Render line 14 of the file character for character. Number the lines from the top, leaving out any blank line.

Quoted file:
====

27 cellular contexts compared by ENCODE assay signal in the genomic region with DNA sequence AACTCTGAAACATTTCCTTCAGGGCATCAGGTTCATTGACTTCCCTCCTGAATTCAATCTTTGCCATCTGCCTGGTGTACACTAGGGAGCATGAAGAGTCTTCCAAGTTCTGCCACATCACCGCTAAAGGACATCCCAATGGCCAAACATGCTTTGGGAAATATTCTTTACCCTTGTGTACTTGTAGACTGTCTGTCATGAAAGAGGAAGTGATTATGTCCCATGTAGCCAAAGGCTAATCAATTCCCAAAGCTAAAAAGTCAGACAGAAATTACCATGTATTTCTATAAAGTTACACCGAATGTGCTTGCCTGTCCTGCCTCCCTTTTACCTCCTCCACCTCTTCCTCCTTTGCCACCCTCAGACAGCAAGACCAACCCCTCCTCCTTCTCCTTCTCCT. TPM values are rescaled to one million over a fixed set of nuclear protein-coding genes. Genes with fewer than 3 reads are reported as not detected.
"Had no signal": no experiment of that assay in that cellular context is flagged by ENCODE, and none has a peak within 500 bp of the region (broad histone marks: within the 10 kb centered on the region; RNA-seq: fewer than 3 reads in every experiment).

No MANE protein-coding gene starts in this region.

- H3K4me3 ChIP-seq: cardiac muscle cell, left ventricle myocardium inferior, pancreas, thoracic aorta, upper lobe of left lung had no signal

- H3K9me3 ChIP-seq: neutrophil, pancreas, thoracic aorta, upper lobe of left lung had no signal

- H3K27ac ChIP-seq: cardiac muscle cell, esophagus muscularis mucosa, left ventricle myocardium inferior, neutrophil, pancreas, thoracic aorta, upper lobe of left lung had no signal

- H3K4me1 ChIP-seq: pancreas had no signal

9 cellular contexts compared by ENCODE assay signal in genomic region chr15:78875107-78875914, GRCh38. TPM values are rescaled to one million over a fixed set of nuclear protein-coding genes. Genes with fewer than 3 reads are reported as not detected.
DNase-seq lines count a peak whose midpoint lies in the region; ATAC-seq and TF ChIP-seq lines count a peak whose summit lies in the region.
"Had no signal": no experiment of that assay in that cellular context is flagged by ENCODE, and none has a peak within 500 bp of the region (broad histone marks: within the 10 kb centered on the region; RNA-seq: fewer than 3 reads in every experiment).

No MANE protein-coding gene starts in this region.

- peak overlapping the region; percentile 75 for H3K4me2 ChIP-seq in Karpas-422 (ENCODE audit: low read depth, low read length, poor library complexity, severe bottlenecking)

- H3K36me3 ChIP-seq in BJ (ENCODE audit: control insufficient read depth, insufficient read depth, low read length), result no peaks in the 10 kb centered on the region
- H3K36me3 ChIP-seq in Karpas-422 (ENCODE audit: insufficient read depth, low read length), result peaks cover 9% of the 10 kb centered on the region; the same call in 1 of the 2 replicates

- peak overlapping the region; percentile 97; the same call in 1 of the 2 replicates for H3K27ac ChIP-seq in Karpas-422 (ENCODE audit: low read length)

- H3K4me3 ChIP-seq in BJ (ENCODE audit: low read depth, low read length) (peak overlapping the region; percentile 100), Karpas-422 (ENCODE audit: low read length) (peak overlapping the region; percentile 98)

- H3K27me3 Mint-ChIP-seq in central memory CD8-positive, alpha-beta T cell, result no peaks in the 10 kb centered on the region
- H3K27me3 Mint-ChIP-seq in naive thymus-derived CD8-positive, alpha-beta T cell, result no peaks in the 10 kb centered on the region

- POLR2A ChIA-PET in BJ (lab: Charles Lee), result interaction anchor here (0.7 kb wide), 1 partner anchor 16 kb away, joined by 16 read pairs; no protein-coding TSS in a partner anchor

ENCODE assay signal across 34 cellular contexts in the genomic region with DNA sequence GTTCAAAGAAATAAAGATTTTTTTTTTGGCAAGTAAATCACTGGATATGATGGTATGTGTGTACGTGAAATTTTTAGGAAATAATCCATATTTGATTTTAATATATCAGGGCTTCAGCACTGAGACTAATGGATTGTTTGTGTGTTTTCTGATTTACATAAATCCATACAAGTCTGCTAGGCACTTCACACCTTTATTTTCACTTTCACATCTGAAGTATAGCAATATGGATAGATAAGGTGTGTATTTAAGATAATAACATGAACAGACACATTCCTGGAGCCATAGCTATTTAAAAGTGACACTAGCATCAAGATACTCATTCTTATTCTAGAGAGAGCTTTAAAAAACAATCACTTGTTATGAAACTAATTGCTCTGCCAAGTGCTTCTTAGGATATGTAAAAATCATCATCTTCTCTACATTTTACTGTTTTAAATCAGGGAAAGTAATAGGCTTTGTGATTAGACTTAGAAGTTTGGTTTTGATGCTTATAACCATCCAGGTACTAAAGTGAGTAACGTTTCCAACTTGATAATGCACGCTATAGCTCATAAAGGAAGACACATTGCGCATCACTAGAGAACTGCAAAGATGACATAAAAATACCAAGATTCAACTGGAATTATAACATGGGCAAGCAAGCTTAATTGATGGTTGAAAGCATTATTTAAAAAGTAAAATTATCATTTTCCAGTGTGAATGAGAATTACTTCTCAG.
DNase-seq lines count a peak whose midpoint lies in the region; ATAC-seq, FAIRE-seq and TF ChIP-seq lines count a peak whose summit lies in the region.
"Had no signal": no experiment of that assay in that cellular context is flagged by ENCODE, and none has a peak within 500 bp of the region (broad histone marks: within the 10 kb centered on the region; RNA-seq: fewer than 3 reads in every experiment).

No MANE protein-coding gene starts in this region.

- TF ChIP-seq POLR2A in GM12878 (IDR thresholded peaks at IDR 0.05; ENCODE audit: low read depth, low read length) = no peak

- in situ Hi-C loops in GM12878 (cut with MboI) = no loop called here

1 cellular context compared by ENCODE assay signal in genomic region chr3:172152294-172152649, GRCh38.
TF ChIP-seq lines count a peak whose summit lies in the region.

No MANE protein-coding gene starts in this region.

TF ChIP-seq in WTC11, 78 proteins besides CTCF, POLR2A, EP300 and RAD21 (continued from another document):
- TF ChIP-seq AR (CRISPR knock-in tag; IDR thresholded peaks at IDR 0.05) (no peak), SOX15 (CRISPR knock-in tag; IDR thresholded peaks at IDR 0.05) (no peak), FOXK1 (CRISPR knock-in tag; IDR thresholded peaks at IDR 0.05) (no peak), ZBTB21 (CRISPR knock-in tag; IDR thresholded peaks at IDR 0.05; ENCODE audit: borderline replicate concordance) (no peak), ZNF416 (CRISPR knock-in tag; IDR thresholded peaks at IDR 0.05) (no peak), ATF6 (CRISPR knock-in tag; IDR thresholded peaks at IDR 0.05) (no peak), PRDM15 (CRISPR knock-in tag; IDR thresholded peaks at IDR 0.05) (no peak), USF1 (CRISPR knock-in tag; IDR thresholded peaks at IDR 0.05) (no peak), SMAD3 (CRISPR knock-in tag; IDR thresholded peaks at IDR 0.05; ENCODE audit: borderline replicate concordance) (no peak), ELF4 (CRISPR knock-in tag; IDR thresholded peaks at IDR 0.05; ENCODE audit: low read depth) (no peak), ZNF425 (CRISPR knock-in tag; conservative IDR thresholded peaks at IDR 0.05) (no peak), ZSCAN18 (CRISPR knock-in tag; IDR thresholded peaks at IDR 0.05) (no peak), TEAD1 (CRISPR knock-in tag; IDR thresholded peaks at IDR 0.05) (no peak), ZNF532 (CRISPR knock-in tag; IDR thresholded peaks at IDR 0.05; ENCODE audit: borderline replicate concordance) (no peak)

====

- H3K36me3 ChIP-seq in Karpas-422 (ENCODE audit: insufficient read depth, low read length), result peaks cover 9% of the 10 kb centered on the region; the same call in 1 of the 2 replicates